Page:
The Doomed Mission is a substantial trope in sci-fi action-adventures like Annihilation, but it's one that director Alex Garland and Co. (and maybe Jeff Vandermeer, but I haven't read his book upon which the film is based) approach in a notably holistic manner. “Why did my husband go on a suicide mission?” asks Lena (Natalie Portman), a military biologist, of Ventress (Jennifer Jason-Leigh), the hardened psychologist. Ventress's response, an intuitive gloss of Beyond the Pleasure Principle, suggests that the instinct for self-destruction pops up in mundane ordinary habits: through over-drinking, over- working, or abandoning what and who you love. Then, the psychologist throws the question back at the cancer-cell biologist. Why does life produce the conditions of its own demise? Who said that self- destruction is a purely psychological phenomenon? What makes Annihilation exhilarating as sci-fi is that, like 2016's Arrival, it's not about scientific knowledge as a unified system, but about the differences embedded within the sciences, in this case, between biology and psychology. The script, on the other hand, isn't nearly as methodical and didactic as Arrival's, which means that you'll have to parse out these differences by meddling through a propulsive yet opaque narrative arc.
There's even less plot than the trailer teases. Things get going when Lena explains the basics of cell division to her university students—we all may originate from a single cell, goes the theory we'll be contemplating for the rest of the film. In the next scene, she's mourning her disappeared military husband, Kane (Oscar Issac), for a few minutes before he suddenly walks through the front door, triggering a series of events that leads Lena to join a team going into The Shimmer. The Shimmer is an expanding singularity that originated from a meteor, whose existence the government wants to keep secret. No one, excepting Kane, has ever returned from it. In hopes of finding a reason for his mysterious organ failure, she ventures with Ventress and Co. on their Doomed Mission to the lighthouse at the Shimmer's center.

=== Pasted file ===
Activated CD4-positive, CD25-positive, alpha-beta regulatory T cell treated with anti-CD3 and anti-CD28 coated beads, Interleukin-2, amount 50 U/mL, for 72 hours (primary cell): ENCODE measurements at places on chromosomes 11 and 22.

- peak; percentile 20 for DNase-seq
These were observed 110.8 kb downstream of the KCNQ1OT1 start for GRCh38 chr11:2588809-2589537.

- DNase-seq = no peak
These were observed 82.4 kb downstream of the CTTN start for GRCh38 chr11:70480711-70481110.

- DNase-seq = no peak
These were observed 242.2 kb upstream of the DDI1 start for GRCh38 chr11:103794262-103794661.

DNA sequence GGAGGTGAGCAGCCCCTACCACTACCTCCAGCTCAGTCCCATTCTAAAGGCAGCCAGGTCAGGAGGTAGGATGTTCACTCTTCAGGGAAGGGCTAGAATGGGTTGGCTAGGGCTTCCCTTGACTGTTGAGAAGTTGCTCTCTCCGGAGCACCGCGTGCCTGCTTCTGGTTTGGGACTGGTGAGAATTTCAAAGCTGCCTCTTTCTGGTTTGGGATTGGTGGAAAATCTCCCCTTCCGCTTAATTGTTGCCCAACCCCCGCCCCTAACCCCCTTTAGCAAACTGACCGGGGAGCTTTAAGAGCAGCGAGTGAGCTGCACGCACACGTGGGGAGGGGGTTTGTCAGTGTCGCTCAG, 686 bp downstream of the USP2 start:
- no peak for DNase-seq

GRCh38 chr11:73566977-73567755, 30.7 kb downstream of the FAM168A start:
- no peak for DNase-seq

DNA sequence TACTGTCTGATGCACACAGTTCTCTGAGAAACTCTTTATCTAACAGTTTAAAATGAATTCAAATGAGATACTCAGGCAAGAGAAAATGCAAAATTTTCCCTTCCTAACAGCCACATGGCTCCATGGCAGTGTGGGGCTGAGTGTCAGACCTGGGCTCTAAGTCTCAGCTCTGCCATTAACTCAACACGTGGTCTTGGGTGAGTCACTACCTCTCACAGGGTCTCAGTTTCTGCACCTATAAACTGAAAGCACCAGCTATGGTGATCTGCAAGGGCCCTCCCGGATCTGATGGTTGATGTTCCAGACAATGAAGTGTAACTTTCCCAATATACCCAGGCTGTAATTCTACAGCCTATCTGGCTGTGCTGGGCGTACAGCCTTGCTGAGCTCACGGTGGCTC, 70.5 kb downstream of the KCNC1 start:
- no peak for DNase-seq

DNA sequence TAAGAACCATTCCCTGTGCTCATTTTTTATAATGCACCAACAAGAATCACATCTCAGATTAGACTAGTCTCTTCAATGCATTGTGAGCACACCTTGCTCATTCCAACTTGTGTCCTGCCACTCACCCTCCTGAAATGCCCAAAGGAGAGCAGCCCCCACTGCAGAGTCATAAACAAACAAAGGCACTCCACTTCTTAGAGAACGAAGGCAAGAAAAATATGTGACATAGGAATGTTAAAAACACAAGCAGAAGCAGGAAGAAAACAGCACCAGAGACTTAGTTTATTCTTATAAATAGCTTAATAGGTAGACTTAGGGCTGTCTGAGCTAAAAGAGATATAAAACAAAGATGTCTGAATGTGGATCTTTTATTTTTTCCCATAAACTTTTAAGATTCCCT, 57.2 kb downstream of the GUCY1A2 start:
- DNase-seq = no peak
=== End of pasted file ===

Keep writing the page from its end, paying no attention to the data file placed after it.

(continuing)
Once we're inside, Annihilation resembles films by Andrei Tarkovsky, not in just in imagery, but in decisions about the pacing of dialogue. Stalker (1979) and Solaris (1972) are prequels to Annihilation, certainly. But—and I find this detail more essential than most critics—the film spends just as much, if not more, time being an action horror movie, complete with preying CGI monsters and militaristic gun battles. Before we enter The Shimmer, Gina Rodriguez telegraphs the genre-flip by introducing us to a character, Anya, reminiscent of Private Vasquez (Jenette Goldstein) in Aliens. Once inside, a jump scare commences a series of events that consistently amplify a sense of dread, all while the film truly begins to dig into its thematic core. Garland, the author of 28 Days Later and maybe the Halo movie, is clearly at his most comfortable at the busier, more tense moments. The editing transitions from half-heartedly elliptical to crisp and kinetic.
Your opinion of the film might revolve around the question of how well it combines the taut action with its larger scientific questions, or if the Spielbergian moments of wonder actually say anything about its characters. In my view, the film spends a good hour in a very comfortable place of existential unease, which is to say it's contemplative and thrilling at the same time. Psychologically, Annihilation doesn't want to go that deep—conversations don't ever reveal much about a character, nor does anyone really do much to break out of the mold cast in their first 10 seconds of dialogue. When the pacing works so well, it feels like an appropriate decision to keep characterizations bare. Additionally, generous readers will take the aforementioned gap between psychology and biology to excuse the film's disinterest in what anyone might be thinking. There's no point in being disappointed that the poetry of the script doesn't verge on Tarkovsky—the film can show its concerns in other ways: through action and video game aesthetics, through the curt poetry of very basic biological concepts, and with the (perhaps overly) repeated visual motif of a splitting cell. Although it probably tries to be too many kinds of movie at once, Annihilation manages to foreground the questions that inspire it.